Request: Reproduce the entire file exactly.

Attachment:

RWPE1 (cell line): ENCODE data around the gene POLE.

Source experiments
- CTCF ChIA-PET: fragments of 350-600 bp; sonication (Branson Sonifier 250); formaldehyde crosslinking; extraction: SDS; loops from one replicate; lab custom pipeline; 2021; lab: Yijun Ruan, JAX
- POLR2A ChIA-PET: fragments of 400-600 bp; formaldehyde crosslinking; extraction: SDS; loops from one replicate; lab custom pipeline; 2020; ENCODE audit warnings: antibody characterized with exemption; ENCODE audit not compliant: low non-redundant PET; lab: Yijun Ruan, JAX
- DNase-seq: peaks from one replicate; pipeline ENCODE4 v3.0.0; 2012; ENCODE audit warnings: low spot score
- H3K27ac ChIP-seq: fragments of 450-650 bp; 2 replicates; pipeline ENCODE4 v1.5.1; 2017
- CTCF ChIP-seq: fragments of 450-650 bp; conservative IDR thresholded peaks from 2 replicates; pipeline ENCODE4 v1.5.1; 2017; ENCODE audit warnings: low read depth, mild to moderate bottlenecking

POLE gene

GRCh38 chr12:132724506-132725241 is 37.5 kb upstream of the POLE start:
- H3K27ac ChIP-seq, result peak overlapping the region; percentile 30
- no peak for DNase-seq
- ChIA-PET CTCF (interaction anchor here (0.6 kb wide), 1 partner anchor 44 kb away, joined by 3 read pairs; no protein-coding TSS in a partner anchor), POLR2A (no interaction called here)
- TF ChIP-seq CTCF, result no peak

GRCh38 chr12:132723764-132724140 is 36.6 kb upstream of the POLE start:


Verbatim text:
RWPE1 (cell line): ENCODE data around the gene POLE.

Source experiments
- CTCF ChIA-PET: fragments of 350-600 bp; sonication (Branson Sonifier 250); formaldehyde crosslinking; extraction: SDS; loops from one replicate; lab custom pipeline; 2021; lab: Yijun Ruan, JAX
- POLR2A ChIA-PET: fragments of 400-600 bp; formaldehyde crosslinking; extraction: SDS; loops from one replicate; lab custom pipeline; 2020; ENCODE audit warnings: antibody characterized with exemption; ENCODE audit not compliant: low non-redundant PET; lab: Yijun Ruan, JAX
- DNase-seq: peaks from one replicate; pipeline ENCODE4 v3.0.0; 2012; ENCODE audit warnings: low spot score
- H3K27ac ChIP-seq: fragments of 450-650 bp; 2 replicates; pipeline ENCODE4 v1.5.1; 2017
- CTCF ChIP-seq: fragments of 450-650 bp; conservative IDR thresholded peaks from 2 replicates; pipeline ENCODE4 v1.5.1; 2017; ENCODE audit warnings: low read depth, mild to moderate bottlenecking

POLE gene

GRCh38 chr12:132724506-132725241 is 37.5 kb upstream of the POLE start:
- H3K27ac ChIP-seq, result peak overlapping the region; percentile 30
- no peak for DNase-seq
- ChIA-PET CTCF (interaction anchor here (0.6 kb wide), 1 partner anchor 44 kb away, joined by 3 read pairs; no protein-coding TSS in a partner anchor), POLR2A (no interaction called here)
- TF ChIP-seq CTCF, result no peak

GRCh38 chr12:132723764-132724140 is 36.6 kb upstream of the POLE start: